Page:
On a regular day the talk around the TM Lewin office invariably drifts from suits to football and back to suits again, and every once in a while we touch on music. The latest bands, what concerts are coming up, and of course who is rocking the suit. Call us what you will, but at least we are consistent in our obsession with men’s tailoring, and so it seems are the leading lights in the world of music. It didn’t take long for us to realise that music and suits have a long and illustrious history that’s just begging to be explored, so we’ll give it our best shot.
The 50s and Rock n’ Roll
We could go back as far as when formal suits were first invented and find musicians that donned a three piece on stage, but let’s start off with the 50s when people first started to take note of how musicians looked just as much as how they sounded. Record companies wanted a clean look for most of their acts and suiting them up was the easiest way to attract the attention of the teenage masses. Everyone from Elvis Presley to Bill Haley and the Comets adopted the clean cut look of sharp suits on stage and of course you can imagine how much they were imitated by rising stars. Suddenly this became the look for, not only the rock n’ roll legends of the 50s, but also mainstream singers like the original man in black himself Johnny Cash.
The 60s and The Beatles
As early as 1961 when musicians all around them were trying to break free of the American style of wearing suits on stage, the Beatles began to wear suits, formal shirts, and ties in what would be become their trademark look. It’s not really possible to put into words the influence that these four lads and their manager had on pop culture at the time, so let’s just say The Beatles and their collarless grey suits were the 60s. After 1964 when Beatlemania was at its peak, the majority of new bands emerging on the scene would appear before the press in full formal gear.
The 70s and Disco
Now this is when the suit really became an essential part of any young man’s wardrobe. You just had to have a decent lounge suit or leisure suit if you wanted to get noticed down at the local discotheque. This was a time of wild colours and patterns and the widest of flared trousers, a look championed by the likes of Elton John and David Bowie. Not a time we would be heading back to in a hurry if we had a DeLorean fitted with a flux capacitor, but still important in the evolution of the modern suit, particularly for Italian designers who flourished in this over the top decade.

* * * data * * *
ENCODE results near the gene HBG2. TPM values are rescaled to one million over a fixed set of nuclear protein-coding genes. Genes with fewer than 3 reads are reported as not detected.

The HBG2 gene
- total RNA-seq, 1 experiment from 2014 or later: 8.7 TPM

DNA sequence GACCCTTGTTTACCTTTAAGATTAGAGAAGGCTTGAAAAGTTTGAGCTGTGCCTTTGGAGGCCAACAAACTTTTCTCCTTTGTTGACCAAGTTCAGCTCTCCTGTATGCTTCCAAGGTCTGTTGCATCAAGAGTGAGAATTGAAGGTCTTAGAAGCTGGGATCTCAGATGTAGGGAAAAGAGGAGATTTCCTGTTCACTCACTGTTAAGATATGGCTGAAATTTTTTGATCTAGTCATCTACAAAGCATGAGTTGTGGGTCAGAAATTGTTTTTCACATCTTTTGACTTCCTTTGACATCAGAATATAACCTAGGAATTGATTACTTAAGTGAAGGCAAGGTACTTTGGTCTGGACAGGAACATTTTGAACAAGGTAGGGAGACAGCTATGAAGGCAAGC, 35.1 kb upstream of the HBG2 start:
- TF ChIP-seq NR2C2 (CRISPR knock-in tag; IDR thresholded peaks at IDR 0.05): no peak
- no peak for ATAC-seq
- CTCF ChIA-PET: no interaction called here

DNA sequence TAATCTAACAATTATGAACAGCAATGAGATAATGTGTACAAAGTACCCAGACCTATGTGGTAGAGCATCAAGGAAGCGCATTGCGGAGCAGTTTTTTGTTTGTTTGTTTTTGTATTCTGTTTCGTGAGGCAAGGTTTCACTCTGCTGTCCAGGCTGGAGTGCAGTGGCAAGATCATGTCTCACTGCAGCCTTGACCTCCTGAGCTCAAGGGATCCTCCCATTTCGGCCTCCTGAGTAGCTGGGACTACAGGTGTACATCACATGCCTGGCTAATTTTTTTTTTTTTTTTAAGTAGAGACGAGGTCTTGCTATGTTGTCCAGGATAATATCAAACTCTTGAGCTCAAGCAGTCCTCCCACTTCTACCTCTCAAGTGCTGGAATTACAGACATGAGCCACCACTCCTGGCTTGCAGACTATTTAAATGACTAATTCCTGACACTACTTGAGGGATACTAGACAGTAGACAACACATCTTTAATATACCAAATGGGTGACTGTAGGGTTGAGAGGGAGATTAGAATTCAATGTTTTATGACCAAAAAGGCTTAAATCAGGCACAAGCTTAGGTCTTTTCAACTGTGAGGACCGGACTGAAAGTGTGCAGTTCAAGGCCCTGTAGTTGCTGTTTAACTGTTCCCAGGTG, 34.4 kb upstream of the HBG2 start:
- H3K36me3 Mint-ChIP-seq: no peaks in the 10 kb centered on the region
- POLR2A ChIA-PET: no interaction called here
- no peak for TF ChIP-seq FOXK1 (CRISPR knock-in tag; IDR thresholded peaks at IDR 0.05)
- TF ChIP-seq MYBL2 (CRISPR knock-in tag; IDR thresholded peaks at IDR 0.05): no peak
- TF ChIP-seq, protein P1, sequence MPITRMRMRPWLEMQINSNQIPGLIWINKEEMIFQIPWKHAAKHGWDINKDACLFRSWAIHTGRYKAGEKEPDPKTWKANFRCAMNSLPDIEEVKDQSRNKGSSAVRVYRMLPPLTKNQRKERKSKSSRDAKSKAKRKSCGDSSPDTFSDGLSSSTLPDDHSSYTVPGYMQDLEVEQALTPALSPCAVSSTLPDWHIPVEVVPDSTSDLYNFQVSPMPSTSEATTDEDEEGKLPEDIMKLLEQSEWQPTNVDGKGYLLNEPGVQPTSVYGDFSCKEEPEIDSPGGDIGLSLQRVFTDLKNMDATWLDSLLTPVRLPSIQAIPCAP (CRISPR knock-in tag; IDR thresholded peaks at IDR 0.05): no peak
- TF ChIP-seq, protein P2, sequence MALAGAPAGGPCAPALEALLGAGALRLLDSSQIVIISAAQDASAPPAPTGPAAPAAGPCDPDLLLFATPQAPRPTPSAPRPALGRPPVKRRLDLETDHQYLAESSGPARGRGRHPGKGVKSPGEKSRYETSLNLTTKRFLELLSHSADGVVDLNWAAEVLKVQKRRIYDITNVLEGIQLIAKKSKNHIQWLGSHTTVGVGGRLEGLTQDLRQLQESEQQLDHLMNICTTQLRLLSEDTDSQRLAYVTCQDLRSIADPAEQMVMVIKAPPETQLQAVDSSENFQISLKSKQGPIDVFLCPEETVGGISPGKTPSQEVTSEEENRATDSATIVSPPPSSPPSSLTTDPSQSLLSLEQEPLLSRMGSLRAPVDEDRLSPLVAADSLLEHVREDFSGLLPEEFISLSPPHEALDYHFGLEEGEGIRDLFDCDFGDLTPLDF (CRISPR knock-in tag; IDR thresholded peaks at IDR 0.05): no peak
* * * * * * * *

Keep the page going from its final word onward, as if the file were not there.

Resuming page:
The 80s and New Romance
We’ll understand if you skip ahead to the 90s, but in the interest of fairness we really should give the decade that taste forgot a little of our time. Yes the 70s weren’t great but that really didn’t prepare us for the likes of Adam Ant and his pirate shirts. Duran Duran and Spandau Ballet were the other major culprits, though their styles were much more muted and eventually consisted mostly of the most heinous of crimes against men’s fashion – the over padded suit. Why they wanted to look like American footballers in shiny suits, we’ll never know, but they certainly have a lot to answer for.
The 90s and ….
Actually the 90s were mostly dominated by bands from Seattle or bands that sounded like bands from Seattle, and we just can’t really picture a grunge band in matching evening suits. It was a time when suits on stage were for the likes of Tom Jones or Julio Iglesias on comeback tours. A time when most adopted the grunge style of over-sized jumpers and cargo pants cut at the knees, unless you count yourself as one of Michael Bolton’s many fans and if that’s the case, then we don’t really want to see your photo albums of the 90s.
The 00s and everything after
Now it might seem a tad lazy to lump the last 14 years into one paragraph (and it probably is), but the truth is that since the turn of the century things have been pretty straightforward. You have the likes of Robbie Williams and Michael Buble trying their hardest to bring back the Frank Sinatra stage presence and Pitbull doing his thing with as many beautiful ladies as he can find. Sean Combs has been busy maturing and becoming a serious contender for best dressed rapper/producer/business mogul and then there’s the seemingly endless supply of boy bands trying to look mature in grown up and admittedly very stylish, slim fit suits. So it seems that right now suits are in but then again so is everything else.
So there you have it, suits and music really do go together, just like men’s shirts and ties – you see what we did there?
There is probably a host of acts that made suits their signature style, so why not let us know who you think had a suited look that influenced a generation.
The post Music & Suits: A Match Tied in Heaven appeared first on .